Figure 1. The combination of insecticides and NOW MD (both) achieved the lowest levels of NOW damage in eight out of ten years compared to insecticides (Chem) or MD alone in the Lost Hills Areawide Project (Higbee and Burks 2021).

NOW MD and sanitation could stand alone with increased monitoring effort. (Rosenheim et al, JEE, 2017)

The idea that NOW MD along with sanitation could stand alone, with sufficient monitoring efforts that provided the confidence to make a β€œno-spray” decision, was validated in the Santa Fe Areawide Project (2007-12). The site chosen was a historical hot spot, largely due to very large trees that were difficult to sanitize adequately. This project was made up of two large ranch units; R370 was planted in 1990 with Nonpareil, Price, Butte and Sonora for a total of 950 ac and R371 was planted in 1993 with these same varieties plus Monterey, Carmel, Fritz, Price, less than 100 ac of Padre and Mission for a total of 1,700 acres. All treatment areas received identical sanitation and secondary pest inputs. These two ranch units were divided by a two-lane highway.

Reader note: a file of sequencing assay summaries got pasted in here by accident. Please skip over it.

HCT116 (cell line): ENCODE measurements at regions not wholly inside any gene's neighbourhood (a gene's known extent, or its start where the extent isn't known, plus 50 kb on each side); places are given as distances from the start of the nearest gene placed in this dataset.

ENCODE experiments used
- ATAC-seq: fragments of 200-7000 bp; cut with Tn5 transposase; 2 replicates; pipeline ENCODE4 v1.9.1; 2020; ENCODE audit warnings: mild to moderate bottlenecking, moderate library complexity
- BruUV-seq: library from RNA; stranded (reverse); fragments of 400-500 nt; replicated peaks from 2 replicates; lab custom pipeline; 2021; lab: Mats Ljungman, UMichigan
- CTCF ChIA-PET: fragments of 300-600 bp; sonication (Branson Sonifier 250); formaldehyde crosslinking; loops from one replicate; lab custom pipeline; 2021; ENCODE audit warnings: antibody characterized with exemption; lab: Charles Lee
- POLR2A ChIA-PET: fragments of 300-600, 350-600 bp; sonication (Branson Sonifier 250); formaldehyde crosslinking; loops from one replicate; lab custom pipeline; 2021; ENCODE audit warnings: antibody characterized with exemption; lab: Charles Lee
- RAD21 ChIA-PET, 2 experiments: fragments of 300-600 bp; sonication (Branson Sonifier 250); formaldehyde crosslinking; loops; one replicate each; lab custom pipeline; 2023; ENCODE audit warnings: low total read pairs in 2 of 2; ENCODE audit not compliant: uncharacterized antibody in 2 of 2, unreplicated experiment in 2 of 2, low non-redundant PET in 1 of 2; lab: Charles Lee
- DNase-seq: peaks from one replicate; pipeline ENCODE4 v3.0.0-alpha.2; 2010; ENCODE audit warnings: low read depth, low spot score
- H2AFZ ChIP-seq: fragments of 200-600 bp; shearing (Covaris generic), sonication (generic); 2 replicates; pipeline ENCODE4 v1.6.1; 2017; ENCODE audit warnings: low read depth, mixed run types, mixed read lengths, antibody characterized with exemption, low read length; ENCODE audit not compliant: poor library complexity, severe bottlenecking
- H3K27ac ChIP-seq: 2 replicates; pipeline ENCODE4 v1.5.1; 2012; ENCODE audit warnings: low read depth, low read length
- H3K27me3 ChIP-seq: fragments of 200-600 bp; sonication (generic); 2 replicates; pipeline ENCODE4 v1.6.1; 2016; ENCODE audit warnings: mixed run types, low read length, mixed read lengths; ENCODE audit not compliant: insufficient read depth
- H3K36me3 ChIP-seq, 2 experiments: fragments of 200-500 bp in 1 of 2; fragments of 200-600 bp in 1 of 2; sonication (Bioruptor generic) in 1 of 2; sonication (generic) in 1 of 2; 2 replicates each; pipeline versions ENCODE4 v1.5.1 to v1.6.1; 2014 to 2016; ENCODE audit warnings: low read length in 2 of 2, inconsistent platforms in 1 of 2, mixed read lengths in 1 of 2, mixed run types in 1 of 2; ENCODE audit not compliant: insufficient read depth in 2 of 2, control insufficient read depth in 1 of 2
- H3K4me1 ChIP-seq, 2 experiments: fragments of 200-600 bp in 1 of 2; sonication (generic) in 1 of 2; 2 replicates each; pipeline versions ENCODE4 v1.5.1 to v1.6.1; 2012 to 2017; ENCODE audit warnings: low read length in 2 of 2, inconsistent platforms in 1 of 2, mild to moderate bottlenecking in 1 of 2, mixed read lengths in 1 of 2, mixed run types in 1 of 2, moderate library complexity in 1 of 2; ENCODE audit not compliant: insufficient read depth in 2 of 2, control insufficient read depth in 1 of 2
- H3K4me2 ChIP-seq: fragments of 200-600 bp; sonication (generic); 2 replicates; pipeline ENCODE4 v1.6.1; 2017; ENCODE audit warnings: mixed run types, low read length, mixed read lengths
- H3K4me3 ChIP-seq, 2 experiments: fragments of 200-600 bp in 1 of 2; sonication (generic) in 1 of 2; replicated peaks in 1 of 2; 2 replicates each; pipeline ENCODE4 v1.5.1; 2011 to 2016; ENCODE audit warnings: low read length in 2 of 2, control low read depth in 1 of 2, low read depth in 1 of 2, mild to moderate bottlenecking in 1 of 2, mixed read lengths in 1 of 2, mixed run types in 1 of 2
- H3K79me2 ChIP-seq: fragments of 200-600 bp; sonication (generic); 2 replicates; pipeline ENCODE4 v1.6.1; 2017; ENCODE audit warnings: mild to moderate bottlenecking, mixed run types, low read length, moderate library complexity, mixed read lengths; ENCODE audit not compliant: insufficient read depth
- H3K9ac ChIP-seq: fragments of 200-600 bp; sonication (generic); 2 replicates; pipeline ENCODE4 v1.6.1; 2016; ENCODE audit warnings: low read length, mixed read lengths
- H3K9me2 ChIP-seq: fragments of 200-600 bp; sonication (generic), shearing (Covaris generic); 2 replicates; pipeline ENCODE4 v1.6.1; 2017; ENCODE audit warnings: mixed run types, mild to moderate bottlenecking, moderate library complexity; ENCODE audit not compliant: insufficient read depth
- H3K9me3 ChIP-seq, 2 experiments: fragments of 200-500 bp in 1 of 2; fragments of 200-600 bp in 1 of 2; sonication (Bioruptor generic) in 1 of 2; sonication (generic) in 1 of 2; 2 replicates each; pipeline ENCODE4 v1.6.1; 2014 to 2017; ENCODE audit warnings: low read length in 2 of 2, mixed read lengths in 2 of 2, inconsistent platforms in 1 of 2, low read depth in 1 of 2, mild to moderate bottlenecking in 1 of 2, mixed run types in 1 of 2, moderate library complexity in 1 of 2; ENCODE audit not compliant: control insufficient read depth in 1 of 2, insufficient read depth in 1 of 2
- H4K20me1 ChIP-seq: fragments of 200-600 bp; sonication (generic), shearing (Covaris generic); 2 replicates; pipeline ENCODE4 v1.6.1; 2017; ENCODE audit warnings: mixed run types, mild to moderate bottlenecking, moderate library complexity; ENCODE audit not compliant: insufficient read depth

Figure 2 summarizes Nonpareil damage as measured from truckload samples delivered to the processor. This project was managed as a demonstration of what could be achieved with NOW MD combined with sanitation and increased monitoring over large areas. In the initial year of the project (2007), an aggressive insecticide program consisting of a spring application of Intrepid (April), a first hull split spray of Lorsban + Intrepid (late June) and a second hull split spray in late July consisting of bifenthrin (Brigade). This insecticide program was applied to both ranches, while in addition, R370 received NOW MD using aerosol dispensers. The resulting NOW damage in 2007 was much lower in both ranches relative to 2006, the addition of MD in R370 contributing to an even greater reduction than insecticides alone. NOW MD was used over the entire project in for the remainder of the project. The following two years, 2008 and 2009, the only insecticide applications for NOW applied (based on monitoring data) were to a hotspot of 360 acres in 2008 and borders in 2009. In the final three years of the project (2010-11), monitoring indicated no need for NOW insecticides, and damage remained at about 1% or less.